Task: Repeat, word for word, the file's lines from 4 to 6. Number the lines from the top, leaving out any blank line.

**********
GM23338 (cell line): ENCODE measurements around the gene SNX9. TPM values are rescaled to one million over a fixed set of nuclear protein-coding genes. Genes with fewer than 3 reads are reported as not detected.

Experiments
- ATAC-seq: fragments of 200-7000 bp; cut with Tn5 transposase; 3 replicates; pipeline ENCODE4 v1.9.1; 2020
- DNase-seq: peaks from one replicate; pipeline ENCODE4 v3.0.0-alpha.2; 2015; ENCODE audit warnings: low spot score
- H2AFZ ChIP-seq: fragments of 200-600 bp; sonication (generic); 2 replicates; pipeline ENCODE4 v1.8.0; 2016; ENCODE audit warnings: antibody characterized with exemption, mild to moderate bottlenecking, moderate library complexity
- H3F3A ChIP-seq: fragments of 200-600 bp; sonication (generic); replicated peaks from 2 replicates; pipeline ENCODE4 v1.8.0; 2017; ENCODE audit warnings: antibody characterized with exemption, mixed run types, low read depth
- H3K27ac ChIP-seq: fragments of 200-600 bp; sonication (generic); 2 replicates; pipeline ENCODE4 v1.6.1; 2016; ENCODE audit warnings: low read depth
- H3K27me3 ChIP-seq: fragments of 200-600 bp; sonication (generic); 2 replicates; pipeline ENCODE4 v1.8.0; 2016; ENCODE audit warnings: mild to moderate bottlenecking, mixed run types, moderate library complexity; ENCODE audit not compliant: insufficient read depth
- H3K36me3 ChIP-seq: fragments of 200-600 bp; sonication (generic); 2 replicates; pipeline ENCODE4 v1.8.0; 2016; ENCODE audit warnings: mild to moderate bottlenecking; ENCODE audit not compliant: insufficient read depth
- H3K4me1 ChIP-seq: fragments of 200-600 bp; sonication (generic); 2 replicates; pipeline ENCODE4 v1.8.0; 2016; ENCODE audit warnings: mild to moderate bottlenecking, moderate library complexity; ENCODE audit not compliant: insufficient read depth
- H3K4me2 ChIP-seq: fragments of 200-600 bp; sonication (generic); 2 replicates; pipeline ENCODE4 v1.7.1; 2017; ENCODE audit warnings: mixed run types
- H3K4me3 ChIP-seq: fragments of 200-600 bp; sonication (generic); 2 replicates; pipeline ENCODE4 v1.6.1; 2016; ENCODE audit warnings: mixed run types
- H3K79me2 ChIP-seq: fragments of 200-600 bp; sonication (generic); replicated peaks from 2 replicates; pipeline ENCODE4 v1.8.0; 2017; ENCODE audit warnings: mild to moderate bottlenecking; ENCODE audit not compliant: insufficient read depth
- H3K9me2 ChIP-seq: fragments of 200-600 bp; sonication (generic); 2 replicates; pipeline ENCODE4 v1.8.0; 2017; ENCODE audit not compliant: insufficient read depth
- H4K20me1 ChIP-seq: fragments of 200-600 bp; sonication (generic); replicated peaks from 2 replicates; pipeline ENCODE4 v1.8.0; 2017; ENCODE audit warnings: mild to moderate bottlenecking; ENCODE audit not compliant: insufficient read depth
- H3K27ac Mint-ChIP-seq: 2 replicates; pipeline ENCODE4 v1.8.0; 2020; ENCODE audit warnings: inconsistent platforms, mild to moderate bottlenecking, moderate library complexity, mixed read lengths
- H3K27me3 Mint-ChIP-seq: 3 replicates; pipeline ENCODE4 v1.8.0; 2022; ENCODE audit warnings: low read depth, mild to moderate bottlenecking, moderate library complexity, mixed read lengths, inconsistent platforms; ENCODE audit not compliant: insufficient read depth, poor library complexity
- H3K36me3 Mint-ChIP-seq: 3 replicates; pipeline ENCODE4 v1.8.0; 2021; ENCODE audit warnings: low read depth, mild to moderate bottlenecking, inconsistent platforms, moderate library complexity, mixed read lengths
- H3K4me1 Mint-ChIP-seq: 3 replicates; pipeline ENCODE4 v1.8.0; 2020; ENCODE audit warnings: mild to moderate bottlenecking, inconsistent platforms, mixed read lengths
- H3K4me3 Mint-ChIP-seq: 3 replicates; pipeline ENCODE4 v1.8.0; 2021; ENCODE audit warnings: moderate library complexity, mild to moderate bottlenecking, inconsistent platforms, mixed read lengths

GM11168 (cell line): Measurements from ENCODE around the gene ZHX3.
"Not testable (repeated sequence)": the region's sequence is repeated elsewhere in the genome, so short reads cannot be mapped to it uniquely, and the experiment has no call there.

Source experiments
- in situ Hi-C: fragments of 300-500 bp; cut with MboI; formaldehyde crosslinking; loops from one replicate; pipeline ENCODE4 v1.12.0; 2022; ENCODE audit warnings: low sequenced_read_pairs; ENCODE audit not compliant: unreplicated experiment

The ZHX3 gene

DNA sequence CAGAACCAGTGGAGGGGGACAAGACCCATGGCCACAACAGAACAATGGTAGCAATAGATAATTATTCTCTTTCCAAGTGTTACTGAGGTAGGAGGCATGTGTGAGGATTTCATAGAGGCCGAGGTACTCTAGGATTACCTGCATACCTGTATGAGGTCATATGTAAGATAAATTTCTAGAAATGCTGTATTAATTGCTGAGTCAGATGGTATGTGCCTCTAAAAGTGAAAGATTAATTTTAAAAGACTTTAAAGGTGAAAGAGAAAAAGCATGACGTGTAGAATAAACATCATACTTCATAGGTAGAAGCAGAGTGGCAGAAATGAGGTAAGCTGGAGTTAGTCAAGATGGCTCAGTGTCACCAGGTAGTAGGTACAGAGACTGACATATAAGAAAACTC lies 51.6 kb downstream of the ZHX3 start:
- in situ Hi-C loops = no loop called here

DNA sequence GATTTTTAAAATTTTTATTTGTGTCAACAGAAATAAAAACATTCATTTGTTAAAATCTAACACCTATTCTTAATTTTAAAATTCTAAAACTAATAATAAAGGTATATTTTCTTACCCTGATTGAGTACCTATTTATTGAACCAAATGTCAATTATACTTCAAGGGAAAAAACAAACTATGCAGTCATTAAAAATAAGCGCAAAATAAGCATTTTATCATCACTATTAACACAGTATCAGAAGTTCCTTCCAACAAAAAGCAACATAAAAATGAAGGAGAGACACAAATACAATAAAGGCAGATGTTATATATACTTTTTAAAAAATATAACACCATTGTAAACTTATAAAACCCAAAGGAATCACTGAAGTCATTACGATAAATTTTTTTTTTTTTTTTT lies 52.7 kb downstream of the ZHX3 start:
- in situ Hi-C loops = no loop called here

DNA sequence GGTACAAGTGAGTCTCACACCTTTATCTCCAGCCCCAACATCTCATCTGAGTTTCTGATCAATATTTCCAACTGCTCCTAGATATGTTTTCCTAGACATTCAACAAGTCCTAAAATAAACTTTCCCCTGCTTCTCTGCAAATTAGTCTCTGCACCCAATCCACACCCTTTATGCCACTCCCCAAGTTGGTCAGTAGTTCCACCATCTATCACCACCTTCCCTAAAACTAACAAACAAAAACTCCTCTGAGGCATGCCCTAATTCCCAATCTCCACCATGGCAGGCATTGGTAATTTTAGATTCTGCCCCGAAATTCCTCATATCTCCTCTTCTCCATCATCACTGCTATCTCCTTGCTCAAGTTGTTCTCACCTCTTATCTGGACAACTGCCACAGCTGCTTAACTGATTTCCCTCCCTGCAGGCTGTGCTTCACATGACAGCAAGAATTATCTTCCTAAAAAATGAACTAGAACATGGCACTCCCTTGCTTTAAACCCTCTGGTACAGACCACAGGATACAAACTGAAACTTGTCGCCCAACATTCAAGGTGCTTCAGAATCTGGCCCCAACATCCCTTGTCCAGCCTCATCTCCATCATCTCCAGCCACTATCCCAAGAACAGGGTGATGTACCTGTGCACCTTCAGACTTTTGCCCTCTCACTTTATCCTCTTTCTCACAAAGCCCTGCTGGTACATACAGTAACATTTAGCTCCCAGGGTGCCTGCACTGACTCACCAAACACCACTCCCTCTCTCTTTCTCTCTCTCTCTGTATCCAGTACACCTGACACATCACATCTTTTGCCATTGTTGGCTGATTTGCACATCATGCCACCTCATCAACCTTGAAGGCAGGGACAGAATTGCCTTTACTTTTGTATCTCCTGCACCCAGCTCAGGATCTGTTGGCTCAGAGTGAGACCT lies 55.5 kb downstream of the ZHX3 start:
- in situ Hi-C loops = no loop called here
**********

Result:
- DNase-seq: peaks from one replicate; pipeline ENCODE4 v3.0.0-alpha.2; 2015; ENCODE audit warnings: low spot score
- H2AFZ ChIP-seq: fragments of 200-600 bp; sonication (generic); 2 replicates; pipeline ENCODE4 v1.8.0; 2016; ENCODE audit warnings: antibody characterized with exemption, mild to moderate bottlenecking, moderate library complexity
- H3F3A ChIP-seq: fragments of 200-600 bp; sonication (generic); replicated peaks from 2 replicates; pipeline ENCODE4 v1.8.0; 2017; ENCODE audit warnings: antibody characterized with exemption, mixed run types, low read depth